Parsing the Input

The input is given with each line containing a range, letter, and a password.

I found the easiest way to parse the input was using regular expressions or RegEx

Part 1

In part 1 we are given a character that has to be in the password between a certain amount of times. For example in the line

the character ‘a’ has to be in the password ‘abcde’ between 1 and 3 times inclusive.

we can set this up by iterating through the list of passwords and incrementing the correct count if it is valid. Python has a handy method for strings called str.count which allows you to count th enumber of occurences of a string (in this case the key) in a string (the password). Documentation. If the number of times the key occurs is between the bounds given, the password is valid, and we increment the counter. After we have incremented through the whole list, we return the valid count.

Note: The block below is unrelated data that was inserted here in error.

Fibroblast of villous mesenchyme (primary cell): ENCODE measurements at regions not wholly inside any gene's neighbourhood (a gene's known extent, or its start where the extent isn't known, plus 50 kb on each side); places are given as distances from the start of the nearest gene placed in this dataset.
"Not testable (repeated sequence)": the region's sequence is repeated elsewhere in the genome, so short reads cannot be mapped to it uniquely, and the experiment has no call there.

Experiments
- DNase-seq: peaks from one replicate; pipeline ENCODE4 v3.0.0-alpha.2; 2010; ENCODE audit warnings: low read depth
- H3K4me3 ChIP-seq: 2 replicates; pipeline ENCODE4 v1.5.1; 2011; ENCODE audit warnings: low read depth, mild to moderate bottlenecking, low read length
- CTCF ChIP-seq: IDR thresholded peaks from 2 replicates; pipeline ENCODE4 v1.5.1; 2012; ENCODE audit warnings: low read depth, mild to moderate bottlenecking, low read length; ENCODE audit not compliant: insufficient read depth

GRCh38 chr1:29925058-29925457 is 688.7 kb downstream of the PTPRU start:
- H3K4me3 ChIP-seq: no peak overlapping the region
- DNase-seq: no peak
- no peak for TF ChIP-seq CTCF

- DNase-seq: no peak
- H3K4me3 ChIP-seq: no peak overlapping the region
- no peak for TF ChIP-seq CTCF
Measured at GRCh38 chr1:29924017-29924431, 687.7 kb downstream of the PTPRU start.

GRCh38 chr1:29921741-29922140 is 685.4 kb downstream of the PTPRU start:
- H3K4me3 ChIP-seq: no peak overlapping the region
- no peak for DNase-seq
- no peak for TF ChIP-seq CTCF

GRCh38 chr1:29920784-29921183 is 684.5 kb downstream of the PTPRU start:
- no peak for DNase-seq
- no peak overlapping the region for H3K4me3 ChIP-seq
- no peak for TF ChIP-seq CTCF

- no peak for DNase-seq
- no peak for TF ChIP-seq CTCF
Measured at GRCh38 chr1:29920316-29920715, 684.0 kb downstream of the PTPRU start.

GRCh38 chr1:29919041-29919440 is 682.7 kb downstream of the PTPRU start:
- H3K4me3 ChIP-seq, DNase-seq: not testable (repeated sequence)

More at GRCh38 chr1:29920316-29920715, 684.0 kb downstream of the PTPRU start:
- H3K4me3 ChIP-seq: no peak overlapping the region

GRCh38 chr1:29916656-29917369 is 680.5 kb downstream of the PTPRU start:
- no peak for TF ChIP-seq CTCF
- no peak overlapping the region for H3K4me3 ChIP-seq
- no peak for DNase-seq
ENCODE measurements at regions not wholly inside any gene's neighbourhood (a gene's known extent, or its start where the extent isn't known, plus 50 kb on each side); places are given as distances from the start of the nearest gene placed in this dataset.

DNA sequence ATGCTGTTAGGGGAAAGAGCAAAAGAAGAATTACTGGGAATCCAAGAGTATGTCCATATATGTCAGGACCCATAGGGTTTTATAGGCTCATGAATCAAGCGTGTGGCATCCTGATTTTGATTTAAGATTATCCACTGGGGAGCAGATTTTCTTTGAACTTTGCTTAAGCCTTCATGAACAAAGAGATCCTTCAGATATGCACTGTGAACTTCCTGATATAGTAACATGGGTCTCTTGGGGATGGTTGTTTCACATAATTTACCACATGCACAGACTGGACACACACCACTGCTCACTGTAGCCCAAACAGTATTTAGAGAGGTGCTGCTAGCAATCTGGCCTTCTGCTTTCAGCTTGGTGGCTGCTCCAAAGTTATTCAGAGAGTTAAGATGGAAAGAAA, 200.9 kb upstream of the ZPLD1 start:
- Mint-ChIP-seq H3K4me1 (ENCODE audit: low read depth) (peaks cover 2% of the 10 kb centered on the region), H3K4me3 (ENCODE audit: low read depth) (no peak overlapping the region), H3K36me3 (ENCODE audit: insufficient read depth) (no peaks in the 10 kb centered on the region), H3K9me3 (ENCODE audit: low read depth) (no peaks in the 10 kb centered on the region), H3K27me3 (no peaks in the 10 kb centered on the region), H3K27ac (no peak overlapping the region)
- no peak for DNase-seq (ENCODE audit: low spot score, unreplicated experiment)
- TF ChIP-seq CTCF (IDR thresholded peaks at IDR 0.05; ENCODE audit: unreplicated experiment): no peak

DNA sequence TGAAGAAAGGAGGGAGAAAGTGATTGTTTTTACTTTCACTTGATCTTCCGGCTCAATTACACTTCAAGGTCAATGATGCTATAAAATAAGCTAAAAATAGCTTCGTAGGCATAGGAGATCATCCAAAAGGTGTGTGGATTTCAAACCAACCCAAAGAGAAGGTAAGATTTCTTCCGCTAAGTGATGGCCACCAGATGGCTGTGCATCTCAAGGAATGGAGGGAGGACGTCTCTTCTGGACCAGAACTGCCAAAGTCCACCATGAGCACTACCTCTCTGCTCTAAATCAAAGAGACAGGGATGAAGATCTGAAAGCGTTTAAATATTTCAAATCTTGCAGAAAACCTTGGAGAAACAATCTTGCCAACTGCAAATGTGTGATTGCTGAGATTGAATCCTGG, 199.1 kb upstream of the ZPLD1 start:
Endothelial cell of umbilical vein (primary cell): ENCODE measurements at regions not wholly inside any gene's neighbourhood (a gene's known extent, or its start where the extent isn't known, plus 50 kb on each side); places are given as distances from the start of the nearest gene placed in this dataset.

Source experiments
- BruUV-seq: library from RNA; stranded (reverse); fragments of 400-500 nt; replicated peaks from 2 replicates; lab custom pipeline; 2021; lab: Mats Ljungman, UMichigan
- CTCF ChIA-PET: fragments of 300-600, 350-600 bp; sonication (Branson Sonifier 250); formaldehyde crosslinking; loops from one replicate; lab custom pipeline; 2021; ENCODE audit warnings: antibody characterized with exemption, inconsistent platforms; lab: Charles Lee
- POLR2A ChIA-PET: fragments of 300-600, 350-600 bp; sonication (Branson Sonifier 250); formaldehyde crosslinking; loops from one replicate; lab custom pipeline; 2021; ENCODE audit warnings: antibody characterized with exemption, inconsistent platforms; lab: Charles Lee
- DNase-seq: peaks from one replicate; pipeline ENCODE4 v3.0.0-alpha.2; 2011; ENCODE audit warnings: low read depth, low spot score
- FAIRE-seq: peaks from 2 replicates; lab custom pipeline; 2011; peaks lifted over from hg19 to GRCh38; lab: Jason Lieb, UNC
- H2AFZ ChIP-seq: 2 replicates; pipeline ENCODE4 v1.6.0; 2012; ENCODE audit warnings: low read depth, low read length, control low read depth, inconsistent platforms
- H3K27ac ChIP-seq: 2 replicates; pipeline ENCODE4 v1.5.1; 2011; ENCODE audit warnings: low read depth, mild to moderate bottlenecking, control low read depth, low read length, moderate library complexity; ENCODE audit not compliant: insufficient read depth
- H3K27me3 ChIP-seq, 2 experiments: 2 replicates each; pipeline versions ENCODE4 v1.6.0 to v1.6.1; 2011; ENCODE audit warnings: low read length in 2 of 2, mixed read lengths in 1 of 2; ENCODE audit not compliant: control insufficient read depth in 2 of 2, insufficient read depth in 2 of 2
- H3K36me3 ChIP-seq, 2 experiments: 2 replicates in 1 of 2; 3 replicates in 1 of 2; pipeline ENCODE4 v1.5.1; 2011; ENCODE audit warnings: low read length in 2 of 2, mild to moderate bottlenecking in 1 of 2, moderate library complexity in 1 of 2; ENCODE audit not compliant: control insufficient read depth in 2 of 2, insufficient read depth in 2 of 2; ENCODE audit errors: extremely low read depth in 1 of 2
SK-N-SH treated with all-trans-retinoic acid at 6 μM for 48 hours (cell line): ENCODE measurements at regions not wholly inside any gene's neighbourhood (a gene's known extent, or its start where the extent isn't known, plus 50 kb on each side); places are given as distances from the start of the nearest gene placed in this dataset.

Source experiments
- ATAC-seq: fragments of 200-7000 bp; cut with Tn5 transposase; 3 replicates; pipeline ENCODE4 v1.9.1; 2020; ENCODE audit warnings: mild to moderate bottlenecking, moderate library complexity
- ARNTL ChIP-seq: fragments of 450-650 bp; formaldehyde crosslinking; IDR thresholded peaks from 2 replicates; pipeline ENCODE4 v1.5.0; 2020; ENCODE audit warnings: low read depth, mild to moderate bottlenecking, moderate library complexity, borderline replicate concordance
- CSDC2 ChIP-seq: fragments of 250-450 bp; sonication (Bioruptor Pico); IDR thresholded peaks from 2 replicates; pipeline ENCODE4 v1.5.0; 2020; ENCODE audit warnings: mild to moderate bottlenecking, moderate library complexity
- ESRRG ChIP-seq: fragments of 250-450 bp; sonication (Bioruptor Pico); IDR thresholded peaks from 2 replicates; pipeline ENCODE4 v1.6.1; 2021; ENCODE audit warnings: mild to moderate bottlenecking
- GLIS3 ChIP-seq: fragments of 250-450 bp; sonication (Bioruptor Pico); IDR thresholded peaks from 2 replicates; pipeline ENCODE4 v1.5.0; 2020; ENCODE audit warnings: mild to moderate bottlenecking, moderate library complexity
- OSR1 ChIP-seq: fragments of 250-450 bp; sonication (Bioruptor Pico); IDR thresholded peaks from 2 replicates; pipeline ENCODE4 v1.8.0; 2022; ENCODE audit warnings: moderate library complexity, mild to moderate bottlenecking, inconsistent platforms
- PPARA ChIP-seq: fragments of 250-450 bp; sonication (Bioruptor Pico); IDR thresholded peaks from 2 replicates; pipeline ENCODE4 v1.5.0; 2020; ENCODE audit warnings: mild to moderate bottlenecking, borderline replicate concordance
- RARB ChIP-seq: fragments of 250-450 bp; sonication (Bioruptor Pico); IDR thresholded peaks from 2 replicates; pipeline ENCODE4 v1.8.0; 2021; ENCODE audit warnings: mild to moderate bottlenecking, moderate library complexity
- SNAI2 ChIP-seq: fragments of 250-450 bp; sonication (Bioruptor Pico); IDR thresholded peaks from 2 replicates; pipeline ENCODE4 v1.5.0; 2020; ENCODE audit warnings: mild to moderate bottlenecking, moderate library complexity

Part 2

Part 2 changes the rule of a valid password. A password is now valid if only one of the positions given by the bounds (starting at 1) is the key. We can iter through the list like before but the condition on when we increment the valid counter changes. We can use Python’s bitwise xor operator, ^, when checking against if the index of the list is the key for both locations to make sure one of them is the key but not both. After iterating through the whole list and incrementing the counter when we come across a valid password, we return the result.